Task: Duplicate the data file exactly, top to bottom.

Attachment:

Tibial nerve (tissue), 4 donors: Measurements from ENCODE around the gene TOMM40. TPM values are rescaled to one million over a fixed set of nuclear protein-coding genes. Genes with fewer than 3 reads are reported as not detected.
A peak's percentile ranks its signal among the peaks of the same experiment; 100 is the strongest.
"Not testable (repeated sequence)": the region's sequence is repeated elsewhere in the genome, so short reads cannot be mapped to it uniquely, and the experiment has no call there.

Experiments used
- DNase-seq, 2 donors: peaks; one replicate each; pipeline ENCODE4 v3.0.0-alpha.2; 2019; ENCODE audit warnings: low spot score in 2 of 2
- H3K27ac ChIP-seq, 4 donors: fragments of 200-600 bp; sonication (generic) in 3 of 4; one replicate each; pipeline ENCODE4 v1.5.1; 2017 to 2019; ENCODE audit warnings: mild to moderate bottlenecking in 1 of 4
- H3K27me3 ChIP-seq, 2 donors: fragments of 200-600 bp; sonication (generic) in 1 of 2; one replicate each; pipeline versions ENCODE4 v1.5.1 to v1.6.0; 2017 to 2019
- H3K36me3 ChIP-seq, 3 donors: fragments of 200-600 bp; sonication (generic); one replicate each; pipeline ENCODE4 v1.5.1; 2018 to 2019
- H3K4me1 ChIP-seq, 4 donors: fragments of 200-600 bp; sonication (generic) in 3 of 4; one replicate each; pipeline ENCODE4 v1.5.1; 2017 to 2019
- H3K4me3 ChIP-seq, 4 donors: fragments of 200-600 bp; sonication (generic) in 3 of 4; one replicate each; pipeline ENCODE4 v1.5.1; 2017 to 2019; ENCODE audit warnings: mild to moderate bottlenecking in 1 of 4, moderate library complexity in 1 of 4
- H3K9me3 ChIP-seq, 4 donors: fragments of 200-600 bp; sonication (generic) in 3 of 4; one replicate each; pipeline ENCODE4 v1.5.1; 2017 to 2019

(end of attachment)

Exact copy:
Tibial nerve (tissue), 4 donors: Measurements from ENCODE around the gene TOMM40. TPM values are rescaled to one million over a fixed set of nuclear protein-coding genes. Genes with fewer than 3 reads are reported as not detected.
A peak's percentile ranks its signal among the peaks of the same experiment; 100 is the strongest.
"Not testable (repeated sequence)": the region's sequence is repeated elsewhere in the genome, so short reads cannot be mapped to it uniquely, and the experiment has no call there.

Experiments used
- DNase-seq, 2 donors: peaks; one replicate each; pipeline ENCODE4 v3.0.0-alpha.2; 2019; ENCODE audit warnings: low spot score in 2 of 2
- H3K27ac ChIP-seq, 4 donors: fragments of 200-600 bp; sonication (generic) in 3 of 4; one replicate each; pipeline ENCODE4 v1.5.1; 2017 to 2019; ENCODE audit warnings: mild to moderate bottlenecking in 1 of 4
- H3K27me3 ChIP-seq, 2 donors: fragments of 200-600 bp; sonication (generic) in 1 of 2; one replicate each; pipeline versions ENCODE4 v1.5.1 to v1.6.0; 2017 to 2019
- H3K36me3 ChIP-seq, 3 donors: fragments of 200-600 bp; sonication (generic); one replicate each; pipeline ENCODE4 v1.5.1; 2018 to 2019
- H3K4me1 ChIP-seq, 4 donors: fragments of 200-600 bp; sonication (generic) in 3 of 4; one replicate each; pipeline ENCODE4 v1.5.1; 2017 to 2019
- H3K4me3 ChIP-seq, 4 donors: fragments of 200-600 bp; sonication (generic) in 3 of 4; one replicate each; pipeline ENCODE4 v1.5.1; 2017 to 2019; ENCODE audit warnings: mild to moderate bottlenecking in 1 of 4, moderate library complexity in 1 of 4
- H3K9me3 ChIP-seq, 4 donors: fragments of 200-600 bp; sonication (generic) in 3 of 4; one replicate each; pipeline ENCODE4 v1.5.1; 2017 to 2019